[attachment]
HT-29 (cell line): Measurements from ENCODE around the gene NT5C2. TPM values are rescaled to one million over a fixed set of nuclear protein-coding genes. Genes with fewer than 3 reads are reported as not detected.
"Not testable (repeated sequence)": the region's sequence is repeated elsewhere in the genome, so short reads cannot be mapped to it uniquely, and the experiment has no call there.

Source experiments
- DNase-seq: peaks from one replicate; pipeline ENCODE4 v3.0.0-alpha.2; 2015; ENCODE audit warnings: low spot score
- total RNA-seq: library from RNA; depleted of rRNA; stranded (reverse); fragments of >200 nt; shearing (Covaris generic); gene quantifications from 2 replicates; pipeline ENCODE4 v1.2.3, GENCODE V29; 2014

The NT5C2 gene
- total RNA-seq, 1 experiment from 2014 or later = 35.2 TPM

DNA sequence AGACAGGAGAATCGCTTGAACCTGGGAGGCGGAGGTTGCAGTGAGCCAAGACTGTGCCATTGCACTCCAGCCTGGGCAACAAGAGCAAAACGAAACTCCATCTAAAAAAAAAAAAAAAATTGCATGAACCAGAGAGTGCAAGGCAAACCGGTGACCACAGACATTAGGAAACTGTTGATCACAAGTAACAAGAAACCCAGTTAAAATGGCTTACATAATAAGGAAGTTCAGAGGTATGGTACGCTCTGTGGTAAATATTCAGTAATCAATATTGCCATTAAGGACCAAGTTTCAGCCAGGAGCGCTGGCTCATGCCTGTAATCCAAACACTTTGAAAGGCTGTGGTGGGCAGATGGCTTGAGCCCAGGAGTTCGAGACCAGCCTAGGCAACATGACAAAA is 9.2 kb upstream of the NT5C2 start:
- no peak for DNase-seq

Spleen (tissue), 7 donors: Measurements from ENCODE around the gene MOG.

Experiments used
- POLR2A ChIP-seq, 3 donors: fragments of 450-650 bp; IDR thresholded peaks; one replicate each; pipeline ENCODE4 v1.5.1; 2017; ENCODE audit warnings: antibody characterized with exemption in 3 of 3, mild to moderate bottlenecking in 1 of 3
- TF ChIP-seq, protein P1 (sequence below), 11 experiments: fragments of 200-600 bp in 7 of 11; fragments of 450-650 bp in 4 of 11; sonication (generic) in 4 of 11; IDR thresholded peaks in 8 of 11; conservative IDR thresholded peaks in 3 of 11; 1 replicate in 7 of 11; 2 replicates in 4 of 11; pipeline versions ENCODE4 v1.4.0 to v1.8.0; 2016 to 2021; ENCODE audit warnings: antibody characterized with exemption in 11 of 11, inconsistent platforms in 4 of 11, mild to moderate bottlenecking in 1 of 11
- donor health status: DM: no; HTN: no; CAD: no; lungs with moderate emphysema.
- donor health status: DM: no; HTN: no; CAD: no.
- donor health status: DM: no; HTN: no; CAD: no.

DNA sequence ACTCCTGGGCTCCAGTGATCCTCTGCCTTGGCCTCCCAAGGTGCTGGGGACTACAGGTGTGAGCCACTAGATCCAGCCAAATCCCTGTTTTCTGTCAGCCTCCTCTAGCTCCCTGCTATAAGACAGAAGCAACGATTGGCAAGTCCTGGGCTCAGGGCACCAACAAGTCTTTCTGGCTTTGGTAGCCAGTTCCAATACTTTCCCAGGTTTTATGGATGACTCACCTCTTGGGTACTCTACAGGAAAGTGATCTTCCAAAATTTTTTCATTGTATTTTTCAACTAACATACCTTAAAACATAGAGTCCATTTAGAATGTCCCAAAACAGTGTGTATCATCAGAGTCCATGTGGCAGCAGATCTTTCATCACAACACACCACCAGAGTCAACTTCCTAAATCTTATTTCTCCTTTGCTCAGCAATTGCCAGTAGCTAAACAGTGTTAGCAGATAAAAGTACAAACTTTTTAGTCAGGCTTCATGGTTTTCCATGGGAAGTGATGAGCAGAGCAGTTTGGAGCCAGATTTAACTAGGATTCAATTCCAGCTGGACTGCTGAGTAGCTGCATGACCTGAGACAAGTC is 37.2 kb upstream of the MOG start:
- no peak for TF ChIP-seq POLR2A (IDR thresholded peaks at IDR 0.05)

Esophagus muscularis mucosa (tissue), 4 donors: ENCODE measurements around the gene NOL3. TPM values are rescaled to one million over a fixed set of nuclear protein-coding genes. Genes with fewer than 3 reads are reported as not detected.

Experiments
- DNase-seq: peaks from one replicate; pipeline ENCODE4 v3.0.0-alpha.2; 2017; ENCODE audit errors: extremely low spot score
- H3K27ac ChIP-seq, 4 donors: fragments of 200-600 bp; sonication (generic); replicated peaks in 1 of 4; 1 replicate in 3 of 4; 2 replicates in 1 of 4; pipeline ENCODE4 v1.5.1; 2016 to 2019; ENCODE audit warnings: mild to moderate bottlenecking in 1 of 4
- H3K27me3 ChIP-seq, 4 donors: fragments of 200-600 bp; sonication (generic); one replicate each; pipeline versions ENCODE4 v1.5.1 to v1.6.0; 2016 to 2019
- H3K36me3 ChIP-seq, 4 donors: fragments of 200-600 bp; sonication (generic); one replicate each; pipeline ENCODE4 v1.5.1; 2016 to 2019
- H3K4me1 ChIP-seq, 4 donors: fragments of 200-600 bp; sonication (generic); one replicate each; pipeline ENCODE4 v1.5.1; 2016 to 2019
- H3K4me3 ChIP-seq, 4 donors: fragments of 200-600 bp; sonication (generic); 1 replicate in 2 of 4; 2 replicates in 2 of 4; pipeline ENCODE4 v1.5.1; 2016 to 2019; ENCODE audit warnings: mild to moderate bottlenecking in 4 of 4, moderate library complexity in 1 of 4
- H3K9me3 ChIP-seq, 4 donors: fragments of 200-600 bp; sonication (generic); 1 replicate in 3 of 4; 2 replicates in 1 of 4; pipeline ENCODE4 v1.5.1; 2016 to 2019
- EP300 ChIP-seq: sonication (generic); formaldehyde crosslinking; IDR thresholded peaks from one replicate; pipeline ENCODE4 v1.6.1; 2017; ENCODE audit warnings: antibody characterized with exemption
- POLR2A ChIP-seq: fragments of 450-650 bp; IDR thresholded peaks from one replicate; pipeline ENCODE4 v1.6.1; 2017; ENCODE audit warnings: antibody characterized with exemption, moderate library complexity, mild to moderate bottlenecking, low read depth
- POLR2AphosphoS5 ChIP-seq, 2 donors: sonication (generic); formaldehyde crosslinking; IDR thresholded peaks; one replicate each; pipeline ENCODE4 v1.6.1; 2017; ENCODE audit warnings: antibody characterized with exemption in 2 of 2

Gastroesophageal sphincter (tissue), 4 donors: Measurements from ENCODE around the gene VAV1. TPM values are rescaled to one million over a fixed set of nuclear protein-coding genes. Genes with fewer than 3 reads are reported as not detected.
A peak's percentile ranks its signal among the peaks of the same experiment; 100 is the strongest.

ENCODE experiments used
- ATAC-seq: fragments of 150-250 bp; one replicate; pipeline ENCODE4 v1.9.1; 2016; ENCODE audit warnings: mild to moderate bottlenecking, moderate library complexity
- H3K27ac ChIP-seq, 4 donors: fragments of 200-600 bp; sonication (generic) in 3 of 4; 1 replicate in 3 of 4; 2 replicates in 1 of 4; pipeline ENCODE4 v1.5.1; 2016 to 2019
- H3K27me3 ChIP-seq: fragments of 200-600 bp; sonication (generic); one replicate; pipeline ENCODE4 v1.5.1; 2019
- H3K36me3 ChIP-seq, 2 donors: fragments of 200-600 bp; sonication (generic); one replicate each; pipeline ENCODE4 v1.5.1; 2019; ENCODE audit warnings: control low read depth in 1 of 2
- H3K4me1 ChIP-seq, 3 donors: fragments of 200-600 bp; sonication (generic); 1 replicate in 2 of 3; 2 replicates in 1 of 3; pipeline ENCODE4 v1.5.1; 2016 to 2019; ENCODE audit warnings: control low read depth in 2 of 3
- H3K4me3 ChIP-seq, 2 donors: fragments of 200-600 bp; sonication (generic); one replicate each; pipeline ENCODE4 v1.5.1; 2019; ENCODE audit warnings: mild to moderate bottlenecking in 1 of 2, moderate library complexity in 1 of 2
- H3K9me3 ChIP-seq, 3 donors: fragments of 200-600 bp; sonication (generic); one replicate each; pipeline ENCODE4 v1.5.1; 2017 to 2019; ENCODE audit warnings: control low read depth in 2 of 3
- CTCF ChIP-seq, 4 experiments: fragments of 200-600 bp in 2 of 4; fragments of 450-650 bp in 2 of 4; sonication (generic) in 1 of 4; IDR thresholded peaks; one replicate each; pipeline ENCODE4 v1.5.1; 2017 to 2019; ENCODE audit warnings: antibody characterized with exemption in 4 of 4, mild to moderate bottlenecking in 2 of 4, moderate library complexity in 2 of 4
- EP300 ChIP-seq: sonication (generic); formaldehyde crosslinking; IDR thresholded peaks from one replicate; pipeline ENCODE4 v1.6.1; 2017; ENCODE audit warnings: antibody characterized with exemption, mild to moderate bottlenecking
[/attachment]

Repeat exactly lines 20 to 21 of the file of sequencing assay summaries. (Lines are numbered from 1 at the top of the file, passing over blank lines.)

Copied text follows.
Experiments
- DNase-seq: peaks from one replicate; pipeline ENCODE4 v3.0.0-alpha.2; 2017; ENCODE audit errors: extremely low spot score